West Nile virus made big headlines in Texas in 2012. But the truth is, it probably infects thousands of people here each year, even though the actual number of confirmed cases tends to be quite low. That’s because an estimated 80 percent of those infected don’t have any symptoms and never see a doctor. Others will become sick with flu-like symptoms and recover. But for a small number of people each year, West Nile causes permanent disability, paralysis and death.
In 2012, 68-year-old Chuck Yarling was an avid runner, biker and swimmer who’d competed in more than 100 triathlons. In fact, he’d competed in one just weeks before he fainted in his apartment on an August afternoon. He awoke days later in a rehabilitation hospital a different man.
“They explained what was going on; I could not move my legs, was in a wheel chair, could move my arms. I found out later that my right ear was dead and I lost hearing in my left ear. Being a musician all my life, that was kind of a shock,” Yarling says.
In the years since, Yarling has worked hard to regain mobility and strength. He is back to biking and swimming and recently completed an event called an “Aquabike” with some support. But he still has trouble balancing, and his goal to run again has remained elusive.
“If I don’t run by the end of this year, I probably won’t be able to – six-and-a-half-years,” Yarling says.
Walter Mizell was also an avid runner before his encounter with an infected mosquito in 2012. He found out he was sick when his right leg gave out on him while traveling. Like Yarling, he had the neuroinvasive variety of West Nile; it affects the nervous system and brain. Once diagnosed, doctors told Mizell there was nothing that could be done.
“From there on, it was just a matter of managing the pain and dealing with the loss of strength in my right side. I lost the nerves that propel the muscles in my right leg and I had to relearn how to walk,” Mizell says.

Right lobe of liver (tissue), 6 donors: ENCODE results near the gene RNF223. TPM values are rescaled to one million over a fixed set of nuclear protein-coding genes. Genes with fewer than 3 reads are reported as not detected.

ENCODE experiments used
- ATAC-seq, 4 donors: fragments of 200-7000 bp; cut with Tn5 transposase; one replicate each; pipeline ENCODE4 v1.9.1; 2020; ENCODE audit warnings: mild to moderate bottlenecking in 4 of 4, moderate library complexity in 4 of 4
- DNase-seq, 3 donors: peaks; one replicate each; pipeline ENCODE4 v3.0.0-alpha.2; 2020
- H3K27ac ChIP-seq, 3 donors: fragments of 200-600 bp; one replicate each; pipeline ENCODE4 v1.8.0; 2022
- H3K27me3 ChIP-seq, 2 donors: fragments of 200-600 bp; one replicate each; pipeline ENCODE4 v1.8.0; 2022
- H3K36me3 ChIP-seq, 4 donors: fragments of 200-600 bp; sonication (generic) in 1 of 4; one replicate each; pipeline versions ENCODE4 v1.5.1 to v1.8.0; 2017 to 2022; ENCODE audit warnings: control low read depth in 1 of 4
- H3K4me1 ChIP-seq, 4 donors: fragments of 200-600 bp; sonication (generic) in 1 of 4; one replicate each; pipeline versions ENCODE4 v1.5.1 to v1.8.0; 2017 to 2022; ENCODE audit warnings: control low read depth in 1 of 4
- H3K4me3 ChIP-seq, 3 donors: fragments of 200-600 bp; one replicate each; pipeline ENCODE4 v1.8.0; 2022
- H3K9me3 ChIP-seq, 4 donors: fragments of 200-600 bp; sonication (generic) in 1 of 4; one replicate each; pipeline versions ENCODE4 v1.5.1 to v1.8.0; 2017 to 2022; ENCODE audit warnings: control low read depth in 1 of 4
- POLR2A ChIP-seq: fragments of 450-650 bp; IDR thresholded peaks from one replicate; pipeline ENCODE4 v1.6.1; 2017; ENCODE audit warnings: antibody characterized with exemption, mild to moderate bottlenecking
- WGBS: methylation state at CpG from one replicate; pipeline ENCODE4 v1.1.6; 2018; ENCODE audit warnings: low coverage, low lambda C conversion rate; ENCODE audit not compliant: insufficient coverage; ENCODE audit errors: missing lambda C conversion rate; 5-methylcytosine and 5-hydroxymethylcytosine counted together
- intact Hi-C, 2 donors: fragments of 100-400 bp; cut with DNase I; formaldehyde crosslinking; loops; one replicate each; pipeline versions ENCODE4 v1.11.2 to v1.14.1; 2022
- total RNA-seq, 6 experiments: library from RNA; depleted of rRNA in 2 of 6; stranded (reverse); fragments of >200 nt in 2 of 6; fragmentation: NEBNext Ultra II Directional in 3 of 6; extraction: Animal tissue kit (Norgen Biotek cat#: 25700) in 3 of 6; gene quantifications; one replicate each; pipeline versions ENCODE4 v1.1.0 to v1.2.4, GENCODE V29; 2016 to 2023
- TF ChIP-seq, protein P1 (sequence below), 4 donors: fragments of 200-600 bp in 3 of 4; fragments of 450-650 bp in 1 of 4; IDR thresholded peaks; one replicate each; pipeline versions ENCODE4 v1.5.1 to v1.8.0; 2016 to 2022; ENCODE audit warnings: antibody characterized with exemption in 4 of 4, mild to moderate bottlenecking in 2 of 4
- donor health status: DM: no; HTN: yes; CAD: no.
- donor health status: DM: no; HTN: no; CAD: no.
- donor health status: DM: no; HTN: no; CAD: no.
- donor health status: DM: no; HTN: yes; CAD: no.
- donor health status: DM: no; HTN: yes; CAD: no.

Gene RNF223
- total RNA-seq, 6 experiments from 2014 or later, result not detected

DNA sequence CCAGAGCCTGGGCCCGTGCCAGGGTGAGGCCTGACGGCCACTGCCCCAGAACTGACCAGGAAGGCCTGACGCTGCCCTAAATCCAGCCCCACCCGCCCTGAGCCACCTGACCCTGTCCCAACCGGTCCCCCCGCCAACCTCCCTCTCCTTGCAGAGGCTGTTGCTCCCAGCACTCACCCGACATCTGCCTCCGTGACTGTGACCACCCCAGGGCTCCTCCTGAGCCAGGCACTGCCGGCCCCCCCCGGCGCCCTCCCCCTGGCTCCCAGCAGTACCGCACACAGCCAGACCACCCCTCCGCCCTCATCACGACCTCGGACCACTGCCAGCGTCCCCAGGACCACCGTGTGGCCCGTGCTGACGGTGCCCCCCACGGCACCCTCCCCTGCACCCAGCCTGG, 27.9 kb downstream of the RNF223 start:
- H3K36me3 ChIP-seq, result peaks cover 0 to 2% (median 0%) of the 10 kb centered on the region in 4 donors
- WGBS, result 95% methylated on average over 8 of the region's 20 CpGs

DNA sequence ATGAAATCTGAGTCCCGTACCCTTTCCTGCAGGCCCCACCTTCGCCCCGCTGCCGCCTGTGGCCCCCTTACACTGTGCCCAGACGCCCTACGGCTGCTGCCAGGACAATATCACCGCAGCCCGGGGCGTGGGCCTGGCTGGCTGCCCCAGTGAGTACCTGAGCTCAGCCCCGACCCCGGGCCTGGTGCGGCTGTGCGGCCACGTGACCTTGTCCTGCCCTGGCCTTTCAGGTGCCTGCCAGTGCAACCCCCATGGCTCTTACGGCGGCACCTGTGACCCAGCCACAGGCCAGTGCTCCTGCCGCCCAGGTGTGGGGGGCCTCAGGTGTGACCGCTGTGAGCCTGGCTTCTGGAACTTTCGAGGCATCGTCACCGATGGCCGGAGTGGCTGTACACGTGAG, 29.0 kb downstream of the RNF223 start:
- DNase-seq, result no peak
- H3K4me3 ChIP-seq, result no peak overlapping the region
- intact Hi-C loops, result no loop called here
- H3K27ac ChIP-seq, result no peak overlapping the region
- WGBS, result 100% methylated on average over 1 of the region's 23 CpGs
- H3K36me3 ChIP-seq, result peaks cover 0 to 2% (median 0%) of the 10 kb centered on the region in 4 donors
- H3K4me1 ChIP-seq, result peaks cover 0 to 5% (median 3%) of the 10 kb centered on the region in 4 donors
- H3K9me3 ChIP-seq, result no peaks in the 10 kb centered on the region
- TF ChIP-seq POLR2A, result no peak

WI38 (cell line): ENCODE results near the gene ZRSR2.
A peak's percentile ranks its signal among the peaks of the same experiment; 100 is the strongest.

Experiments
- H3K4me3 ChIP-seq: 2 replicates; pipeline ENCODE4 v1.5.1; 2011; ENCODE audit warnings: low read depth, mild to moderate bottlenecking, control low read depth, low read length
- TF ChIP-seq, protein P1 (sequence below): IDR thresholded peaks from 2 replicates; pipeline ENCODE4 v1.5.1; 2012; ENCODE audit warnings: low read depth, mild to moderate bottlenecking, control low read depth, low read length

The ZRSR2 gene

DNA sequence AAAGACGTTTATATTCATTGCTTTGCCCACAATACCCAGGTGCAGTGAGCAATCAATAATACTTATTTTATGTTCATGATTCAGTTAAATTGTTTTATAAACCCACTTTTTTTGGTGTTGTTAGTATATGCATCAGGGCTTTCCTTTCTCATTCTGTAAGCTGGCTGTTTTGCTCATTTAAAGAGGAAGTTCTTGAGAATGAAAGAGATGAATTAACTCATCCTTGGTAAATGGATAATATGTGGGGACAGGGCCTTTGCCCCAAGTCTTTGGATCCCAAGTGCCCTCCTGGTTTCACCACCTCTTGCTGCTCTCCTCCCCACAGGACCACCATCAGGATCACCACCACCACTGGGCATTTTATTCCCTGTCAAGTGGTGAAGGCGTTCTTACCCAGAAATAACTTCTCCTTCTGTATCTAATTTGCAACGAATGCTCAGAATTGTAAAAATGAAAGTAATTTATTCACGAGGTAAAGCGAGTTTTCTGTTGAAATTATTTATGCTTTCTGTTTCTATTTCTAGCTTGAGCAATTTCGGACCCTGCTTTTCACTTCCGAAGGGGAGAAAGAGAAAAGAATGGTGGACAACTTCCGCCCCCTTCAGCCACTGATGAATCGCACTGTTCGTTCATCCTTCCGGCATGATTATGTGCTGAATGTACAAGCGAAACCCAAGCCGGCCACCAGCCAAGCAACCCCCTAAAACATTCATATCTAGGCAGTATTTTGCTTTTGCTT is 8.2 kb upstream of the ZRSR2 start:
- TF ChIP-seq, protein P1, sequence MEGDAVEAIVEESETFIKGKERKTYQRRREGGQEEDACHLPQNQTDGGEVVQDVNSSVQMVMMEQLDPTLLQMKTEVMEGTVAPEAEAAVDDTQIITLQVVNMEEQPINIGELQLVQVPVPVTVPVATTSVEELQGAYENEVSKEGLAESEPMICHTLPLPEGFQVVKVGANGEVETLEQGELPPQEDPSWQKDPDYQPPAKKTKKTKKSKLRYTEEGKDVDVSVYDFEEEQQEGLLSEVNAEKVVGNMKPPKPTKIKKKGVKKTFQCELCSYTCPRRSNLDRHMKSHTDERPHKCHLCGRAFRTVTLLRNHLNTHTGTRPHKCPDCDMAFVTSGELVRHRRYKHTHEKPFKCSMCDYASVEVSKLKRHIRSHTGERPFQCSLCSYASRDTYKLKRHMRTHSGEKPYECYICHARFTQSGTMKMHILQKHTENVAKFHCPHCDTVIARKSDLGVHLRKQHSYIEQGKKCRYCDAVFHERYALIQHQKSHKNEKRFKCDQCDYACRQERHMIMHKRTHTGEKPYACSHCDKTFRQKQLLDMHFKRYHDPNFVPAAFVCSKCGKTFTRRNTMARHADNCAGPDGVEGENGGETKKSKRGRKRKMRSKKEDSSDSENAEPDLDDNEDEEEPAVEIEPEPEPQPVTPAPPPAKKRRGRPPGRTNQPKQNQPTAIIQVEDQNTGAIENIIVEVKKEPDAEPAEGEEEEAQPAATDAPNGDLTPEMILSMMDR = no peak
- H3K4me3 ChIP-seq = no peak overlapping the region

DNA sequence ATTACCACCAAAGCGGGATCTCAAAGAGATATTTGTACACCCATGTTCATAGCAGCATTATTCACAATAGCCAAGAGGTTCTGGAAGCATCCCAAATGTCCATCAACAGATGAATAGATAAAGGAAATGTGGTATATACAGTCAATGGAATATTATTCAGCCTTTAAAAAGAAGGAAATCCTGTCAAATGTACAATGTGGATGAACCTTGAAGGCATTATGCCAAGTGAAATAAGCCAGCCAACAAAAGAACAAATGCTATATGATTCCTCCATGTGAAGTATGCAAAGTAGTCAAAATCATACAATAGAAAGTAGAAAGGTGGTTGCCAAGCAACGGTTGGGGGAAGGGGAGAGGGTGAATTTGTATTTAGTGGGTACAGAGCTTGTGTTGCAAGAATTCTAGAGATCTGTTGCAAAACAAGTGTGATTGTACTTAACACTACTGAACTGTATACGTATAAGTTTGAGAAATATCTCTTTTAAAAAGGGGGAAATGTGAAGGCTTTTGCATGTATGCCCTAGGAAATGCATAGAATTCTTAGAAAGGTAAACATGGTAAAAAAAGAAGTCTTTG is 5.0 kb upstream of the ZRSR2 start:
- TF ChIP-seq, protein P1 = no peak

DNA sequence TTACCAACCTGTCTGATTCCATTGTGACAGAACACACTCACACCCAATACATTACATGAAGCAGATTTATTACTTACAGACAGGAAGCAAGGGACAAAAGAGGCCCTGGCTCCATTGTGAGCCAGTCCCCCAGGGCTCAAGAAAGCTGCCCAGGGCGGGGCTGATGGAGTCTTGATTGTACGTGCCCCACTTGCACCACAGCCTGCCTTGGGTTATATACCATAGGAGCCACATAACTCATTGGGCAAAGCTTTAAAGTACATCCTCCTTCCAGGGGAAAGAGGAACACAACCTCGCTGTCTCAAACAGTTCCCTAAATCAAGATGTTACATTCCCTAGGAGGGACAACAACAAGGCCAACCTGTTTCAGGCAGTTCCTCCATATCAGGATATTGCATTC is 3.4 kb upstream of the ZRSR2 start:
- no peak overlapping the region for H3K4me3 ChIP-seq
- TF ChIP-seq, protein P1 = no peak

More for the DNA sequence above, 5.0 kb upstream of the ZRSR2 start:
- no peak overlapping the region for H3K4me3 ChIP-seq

It’s meant that he, too, has had to give up running, though he does bike and walk. His work life also suffered: Mizell was a full-time attorney when he contracted the disease but had to shut down his practice because his ability to manage stress was impaired by the virus. He says finding a support group of survivors helped him greatly in coping with the effects of the disease.
“What I learned from the support group in Dallas was that it wasn’t just me, that it was something that was a natural progression from that disease that made it difficult to manage stressful situations. And stressful situations are quite common in the practice of law,” Mizell says.
Both men say they felt lucky to be alive, knowing that others who were infected that same summer died. West Nile has killed 167 people in Texas in the past decade, including central Texas teen Cody Hopkins. His grandmother Rosalee Kibby told the state’s Task Force on Infectious Disease Preparedness and Response that his death disproves a big misconception about West Nile.
“I’ve heard people say, ‘Well it’s just an age-related disease.’ That’s not true: Cody was 13 years old. He was healthy, he played football, he rode bulls, he was a very active, healthy, happy young man,” Kibby says.
So far, 2018 has been fairly mild for West Nile in Texas, with 98 human cases reported as of mid-October, and two fatalities. But, once again, those numbers are far below the actual totals of people infected – we’ll look into a few reasons why that is, tomorrow.
Support for Texas Standard’s ”Spotlight on Health” project is provided by St. David’s Foundation.